First it was the dog in the emergency room. Then it was the exploding toilets.
Liz and Irv Cross of Roseville twice have felt victimized by the city. They say they’ve twice challenged the city’s refusal to pay for damages they say it caused, and twice prevailed.
But they’re not satisfied.
“What bothers me the most is that they didn’t do what needed to be done right from the beginning,” Liz Cross lamented.
The dog’s singed paws were a piffling issue, money-wise at least, compared to the ruination of the inside of her home, she added. But it was the principle of the thing.
The latest and costliest episode occurred on May 16, the couple said, when city work on sewer lines caused two first-floor toilets to spurt water as high as the ceiling, and one upstairs to overflow.
The next day, a private firm recommended by city officials “tore our house apart,” the couple later complained in a letter that went to the mayor, the governor and everyone on down.
They put the damage to carpets, wallpaper and the like at $21,000, of which $10,000 was covered by insurance. They appealed to the city to cover the rest, but city officials offered less than half that.
One option was the League of Minnesota Cities Insurance Trust, which covers Roseville. But a claims adjuster wrote them in July to say the city had acted reasonably, so there was no basis for coverage.
“Normal people might just say, ‘Gee whiz!’ and go on,” Liz Cross said. “But this is the second time I’ve done something like this with the city of Roseville.”
The first time, she said, she was walking the dog with a “whole bunch of road construction people watching us walk, and my dog stepped in hot sealant; there were no signs, no one warned us it was boiling hot, and the dog ended up in the emergency room and I had a $250 bill. The city just paid that one, it was no big deal.”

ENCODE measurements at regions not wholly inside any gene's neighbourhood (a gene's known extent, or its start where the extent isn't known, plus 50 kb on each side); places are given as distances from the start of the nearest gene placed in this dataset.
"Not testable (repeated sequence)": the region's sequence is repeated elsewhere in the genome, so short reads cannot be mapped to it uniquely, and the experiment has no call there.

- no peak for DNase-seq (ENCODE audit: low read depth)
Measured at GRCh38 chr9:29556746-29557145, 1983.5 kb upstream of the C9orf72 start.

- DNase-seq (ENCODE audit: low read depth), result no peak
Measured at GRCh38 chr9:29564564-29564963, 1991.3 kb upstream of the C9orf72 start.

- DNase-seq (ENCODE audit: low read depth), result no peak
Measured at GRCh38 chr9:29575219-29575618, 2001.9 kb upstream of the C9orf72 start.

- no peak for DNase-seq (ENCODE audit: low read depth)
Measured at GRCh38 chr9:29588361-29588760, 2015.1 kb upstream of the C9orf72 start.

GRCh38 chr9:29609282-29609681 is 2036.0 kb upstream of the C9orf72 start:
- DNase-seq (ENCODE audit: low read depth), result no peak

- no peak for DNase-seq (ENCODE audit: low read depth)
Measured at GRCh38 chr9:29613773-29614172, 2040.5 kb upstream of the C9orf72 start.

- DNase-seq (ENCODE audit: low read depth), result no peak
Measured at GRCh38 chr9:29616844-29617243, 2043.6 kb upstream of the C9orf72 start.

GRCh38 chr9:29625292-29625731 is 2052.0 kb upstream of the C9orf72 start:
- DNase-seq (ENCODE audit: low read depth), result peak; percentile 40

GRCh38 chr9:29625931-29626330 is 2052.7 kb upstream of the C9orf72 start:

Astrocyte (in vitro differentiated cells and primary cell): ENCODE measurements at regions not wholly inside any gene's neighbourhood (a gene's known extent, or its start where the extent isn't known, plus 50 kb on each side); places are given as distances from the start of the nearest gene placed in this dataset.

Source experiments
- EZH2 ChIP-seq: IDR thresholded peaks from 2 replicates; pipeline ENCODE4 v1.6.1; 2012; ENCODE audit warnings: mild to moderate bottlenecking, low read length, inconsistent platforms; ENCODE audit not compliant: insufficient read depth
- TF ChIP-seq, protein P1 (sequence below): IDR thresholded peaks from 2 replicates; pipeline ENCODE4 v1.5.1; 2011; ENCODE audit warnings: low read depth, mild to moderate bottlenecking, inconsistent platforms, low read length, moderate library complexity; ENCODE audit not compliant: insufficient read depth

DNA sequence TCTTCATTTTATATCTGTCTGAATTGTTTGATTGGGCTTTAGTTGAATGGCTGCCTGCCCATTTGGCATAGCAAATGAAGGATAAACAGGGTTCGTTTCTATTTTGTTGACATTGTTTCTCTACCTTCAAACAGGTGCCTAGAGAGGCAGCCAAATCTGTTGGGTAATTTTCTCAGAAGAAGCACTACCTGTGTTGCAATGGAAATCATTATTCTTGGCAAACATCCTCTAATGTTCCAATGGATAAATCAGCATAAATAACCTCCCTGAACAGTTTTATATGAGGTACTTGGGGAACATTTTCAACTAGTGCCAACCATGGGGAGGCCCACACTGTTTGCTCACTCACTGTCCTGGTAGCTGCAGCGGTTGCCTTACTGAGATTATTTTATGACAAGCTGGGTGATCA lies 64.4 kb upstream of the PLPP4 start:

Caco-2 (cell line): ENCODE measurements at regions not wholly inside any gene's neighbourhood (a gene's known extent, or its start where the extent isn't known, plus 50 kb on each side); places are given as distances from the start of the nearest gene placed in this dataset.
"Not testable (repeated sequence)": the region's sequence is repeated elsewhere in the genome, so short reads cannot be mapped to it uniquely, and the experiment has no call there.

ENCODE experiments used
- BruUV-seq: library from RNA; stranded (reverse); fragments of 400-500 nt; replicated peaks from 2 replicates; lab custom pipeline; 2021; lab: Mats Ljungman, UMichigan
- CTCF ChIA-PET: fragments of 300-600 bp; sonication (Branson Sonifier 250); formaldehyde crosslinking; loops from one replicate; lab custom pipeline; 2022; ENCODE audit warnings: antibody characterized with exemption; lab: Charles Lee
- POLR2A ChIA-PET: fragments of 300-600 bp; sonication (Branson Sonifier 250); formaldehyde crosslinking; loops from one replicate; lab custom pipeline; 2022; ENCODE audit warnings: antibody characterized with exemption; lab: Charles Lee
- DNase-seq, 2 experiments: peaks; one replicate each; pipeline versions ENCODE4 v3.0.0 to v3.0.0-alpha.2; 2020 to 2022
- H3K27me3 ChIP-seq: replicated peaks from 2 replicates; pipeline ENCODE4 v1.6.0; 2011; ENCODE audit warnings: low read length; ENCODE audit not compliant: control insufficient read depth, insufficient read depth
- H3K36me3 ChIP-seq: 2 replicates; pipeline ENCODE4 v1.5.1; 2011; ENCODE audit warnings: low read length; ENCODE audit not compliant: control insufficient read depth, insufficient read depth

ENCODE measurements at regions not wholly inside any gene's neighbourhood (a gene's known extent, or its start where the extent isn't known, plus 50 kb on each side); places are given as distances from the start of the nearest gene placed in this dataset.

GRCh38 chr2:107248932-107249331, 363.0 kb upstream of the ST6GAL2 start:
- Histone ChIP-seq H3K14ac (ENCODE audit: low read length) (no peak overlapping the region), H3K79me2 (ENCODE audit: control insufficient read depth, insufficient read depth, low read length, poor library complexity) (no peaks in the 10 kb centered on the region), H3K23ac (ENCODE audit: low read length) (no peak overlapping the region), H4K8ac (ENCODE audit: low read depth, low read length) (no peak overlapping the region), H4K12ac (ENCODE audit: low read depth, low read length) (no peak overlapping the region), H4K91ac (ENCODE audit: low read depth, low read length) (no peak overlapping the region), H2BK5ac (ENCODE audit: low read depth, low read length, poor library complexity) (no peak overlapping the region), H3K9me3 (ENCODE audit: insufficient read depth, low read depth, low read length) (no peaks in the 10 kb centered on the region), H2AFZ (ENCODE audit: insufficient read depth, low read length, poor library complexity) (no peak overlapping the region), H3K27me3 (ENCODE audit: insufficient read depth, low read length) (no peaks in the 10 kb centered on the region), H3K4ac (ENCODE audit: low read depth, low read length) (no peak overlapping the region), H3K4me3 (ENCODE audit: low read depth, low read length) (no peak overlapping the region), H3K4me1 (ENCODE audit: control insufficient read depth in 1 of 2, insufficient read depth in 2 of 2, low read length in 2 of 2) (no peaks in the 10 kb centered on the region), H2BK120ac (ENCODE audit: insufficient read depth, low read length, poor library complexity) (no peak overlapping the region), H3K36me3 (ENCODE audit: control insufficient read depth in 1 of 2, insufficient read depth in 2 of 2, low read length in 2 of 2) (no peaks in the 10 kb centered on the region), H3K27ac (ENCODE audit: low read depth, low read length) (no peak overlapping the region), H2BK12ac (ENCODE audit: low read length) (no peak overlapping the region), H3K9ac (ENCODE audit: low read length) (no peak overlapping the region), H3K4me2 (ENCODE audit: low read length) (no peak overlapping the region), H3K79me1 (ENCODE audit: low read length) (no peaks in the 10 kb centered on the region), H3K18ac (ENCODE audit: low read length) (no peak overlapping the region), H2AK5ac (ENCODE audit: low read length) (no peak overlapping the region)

But $11,000 was a big deal. She contacted media outlets, at least a couple of which began making inquiries. On Aug. 19, city spokesman Garry Bowman e-mailed the Star Tribune to say: “We are currently investigating things on our end,” adding: “City policy covering situations like that described limit cleanup costs to $5,000. The policy does not include replacement of damaged items such as carpet and furniture.”
Even so, he said, they were reviewing the situation and hoped to know more shortly.
Weeks passed. Asked this month where things stood, Bowman said only that “the situation [has] been resolved to the satisfaction of the homeowner.” Asked for details, he replied, via e-mail, “I don’t have much to add.”
Liz Cross did. She reported that Roseville had covered the couple for all the actual damages, though not the laundry list of angry demands such as the cost of heavy-duty fans running 24 hours a day for three days to dry everything out. She’s sure that media interest made a difference.
The most aggravating part, she said, was the fact that the city official who checked out the damage in the first place assured them Roseville would pick up the tab.
Said Liz: “They told us to do what we did, and then said, ‘Too bad!’ ”
On Thursday, Roseville City Manager Pat Trudgeon said of the settlement:
“We made the decision [to reimburse] after conducting a thorough review of the matter and how things were initially handled. The review discovered that the city could have done a better job following procedure and communicating the city’s backup assistance cleanup policy to the Crosses. In the end it was determined that providing reimbursement was the right thing to do in this case.”